Electrical Properties of Quantum Dot Systems
Quantum dots, also denoted as artifical atoms or zero-dimensional electron systems, are objects where few to many electrons are confined in a small spatial enclosure of mesoscopic size (few tens to few hundreds of nanometers), allowing a single electron only certain eigenvalues for its energy (‘quantum mechanical particle in a box’).
Quantum dots weakly linked to leads (‘source’ and ‘drain’) by quantum mechanical tunneling through energy barriers can be considered as model systems to study fundamental aspects of electrical transport through single atoms or molecules. Especially the number of electrons confined on the quantum dot can be controlled electrostatically by nearby gate electrodes.
Quantum dot systems can be designed to purpose since they are usually fabricated by conventional semiconductor growth and processing technology. Drawback of their mesoscopic size is that exploring their electrical properties requires low temperature (below 0.1 Kelvin).
Coulomb blockade and single-electron charging are observed in electrical transport as a consequence of the repelling electrostatic electron-electron interaction in quantum dots. Such quantum dot systems behave as single-electron transistors.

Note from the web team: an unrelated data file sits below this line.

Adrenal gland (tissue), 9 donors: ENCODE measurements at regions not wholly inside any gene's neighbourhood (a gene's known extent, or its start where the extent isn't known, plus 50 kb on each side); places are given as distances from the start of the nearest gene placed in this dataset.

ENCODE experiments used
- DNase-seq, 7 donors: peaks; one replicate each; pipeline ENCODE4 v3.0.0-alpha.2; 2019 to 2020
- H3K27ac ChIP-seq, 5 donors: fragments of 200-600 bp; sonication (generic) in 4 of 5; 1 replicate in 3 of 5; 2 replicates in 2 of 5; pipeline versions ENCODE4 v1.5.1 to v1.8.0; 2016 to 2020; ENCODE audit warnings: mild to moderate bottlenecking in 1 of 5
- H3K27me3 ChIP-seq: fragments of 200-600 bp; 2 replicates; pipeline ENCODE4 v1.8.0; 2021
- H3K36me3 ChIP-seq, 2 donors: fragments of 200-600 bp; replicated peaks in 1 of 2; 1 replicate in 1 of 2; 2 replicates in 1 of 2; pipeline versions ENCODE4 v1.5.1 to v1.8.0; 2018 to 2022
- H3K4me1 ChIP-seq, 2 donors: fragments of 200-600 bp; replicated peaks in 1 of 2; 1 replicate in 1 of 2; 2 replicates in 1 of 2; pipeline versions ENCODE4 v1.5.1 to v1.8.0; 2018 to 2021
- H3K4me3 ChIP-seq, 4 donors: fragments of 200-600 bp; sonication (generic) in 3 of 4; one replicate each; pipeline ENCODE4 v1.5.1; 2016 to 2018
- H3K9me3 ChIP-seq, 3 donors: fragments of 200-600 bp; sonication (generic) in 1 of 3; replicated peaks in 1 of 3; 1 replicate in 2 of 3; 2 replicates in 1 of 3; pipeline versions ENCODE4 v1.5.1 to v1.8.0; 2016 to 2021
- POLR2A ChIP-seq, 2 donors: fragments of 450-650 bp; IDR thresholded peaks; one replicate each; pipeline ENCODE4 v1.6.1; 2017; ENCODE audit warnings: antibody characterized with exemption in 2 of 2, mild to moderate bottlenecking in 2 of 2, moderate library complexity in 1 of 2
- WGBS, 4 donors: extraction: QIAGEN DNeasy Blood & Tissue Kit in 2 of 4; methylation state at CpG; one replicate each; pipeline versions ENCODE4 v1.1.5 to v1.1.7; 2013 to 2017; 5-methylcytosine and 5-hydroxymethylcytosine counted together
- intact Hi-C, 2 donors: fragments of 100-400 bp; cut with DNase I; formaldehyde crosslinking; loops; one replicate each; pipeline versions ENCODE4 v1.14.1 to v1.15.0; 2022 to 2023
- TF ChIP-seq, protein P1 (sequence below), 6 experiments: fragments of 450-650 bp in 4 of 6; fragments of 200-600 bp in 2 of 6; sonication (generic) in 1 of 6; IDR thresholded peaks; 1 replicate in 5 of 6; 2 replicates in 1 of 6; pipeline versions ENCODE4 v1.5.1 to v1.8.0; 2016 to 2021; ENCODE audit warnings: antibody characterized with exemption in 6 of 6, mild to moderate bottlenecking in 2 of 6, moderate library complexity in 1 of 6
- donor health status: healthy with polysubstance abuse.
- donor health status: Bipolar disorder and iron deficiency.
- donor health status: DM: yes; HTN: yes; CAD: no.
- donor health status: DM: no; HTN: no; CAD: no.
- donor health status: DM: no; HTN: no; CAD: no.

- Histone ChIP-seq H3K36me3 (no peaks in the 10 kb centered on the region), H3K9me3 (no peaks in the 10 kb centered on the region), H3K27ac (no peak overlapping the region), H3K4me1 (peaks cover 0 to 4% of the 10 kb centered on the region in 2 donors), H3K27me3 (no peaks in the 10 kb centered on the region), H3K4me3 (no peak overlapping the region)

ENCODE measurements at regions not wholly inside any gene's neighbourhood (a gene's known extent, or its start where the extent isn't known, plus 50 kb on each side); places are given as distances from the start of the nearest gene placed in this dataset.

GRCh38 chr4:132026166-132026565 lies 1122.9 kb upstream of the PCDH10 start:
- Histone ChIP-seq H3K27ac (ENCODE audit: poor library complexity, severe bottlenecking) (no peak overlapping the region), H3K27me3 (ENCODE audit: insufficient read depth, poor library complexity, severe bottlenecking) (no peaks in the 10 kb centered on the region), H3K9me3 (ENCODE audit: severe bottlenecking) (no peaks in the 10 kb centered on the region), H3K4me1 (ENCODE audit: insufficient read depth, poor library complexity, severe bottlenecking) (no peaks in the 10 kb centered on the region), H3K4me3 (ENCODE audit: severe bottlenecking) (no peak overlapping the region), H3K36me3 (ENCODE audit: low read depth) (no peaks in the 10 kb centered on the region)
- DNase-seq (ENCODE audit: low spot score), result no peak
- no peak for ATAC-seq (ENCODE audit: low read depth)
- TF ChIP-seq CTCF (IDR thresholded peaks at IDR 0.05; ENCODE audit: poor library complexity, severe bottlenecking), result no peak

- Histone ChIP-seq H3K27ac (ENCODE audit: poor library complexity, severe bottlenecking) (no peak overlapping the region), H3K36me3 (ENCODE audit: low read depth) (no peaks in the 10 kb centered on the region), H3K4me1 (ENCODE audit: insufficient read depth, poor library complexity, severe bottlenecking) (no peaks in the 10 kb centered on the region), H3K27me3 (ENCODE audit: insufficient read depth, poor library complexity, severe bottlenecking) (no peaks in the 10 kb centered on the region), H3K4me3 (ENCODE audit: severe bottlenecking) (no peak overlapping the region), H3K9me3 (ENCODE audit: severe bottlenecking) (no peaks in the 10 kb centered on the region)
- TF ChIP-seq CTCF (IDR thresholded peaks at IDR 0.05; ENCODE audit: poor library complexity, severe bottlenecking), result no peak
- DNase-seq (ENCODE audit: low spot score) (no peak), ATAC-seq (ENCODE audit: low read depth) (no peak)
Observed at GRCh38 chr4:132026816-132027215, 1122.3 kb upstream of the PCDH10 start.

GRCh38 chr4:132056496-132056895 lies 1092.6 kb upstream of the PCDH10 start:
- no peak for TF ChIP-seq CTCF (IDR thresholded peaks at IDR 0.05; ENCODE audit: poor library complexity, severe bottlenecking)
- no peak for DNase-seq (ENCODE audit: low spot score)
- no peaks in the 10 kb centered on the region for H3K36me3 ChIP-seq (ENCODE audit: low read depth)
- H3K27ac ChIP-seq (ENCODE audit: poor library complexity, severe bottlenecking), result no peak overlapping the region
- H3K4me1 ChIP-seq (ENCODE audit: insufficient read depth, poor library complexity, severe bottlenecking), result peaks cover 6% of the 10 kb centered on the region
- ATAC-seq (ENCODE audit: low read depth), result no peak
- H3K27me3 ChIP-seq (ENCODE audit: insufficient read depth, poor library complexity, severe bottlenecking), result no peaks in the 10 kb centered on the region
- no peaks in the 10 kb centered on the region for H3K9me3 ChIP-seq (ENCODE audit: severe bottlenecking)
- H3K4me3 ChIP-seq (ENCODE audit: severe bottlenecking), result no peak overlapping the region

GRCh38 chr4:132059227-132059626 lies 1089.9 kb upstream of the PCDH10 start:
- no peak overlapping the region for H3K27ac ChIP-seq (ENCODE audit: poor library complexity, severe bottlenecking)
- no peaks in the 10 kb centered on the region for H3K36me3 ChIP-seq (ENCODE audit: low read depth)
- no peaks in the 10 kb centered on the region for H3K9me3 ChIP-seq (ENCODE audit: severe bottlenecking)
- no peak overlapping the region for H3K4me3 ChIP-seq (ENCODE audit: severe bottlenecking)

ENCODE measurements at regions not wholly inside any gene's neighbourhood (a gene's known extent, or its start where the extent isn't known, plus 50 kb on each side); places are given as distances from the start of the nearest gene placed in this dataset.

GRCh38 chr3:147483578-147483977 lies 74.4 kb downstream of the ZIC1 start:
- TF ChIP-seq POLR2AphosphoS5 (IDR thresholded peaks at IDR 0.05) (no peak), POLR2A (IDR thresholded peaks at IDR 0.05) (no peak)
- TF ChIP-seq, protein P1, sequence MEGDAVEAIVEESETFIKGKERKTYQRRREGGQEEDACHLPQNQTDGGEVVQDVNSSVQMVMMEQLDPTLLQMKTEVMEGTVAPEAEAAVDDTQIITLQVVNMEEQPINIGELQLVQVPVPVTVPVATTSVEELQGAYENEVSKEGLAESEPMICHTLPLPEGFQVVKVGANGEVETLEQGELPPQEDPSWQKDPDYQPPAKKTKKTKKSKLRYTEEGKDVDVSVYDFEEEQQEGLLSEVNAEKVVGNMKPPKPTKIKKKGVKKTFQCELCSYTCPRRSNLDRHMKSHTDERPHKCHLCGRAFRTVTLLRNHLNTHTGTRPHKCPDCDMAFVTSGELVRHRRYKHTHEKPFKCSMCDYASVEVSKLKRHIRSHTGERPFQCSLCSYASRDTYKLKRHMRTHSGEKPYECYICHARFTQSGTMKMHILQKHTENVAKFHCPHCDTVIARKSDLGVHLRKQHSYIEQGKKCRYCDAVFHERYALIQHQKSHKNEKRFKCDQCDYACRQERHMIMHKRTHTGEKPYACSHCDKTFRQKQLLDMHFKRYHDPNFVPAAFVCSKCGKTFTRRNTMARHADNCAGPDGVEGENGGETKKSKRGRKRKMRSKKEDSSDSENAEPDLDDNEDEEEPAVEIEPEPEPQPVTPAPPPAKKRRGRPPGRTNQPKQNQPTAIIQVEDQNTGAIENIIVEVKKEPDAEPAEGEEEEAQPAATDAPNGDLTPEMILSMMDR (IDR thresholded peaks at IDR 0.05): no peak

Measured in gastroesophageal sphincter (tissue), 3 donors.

However, the degree of freedom in occupying the quantum dot either with the electron spin orientation up or down can cause with lowering the temperature a peculiar quantum dynamics, overcoming the Coulomb blockade of the quantum dot system. The effect can be described in the framework of Kondo physics.
Astonishingly at first view, even the arrangement of two quantum dot systems – interacting purely electrostatically – can behave as a pseudo-spin Kondo system.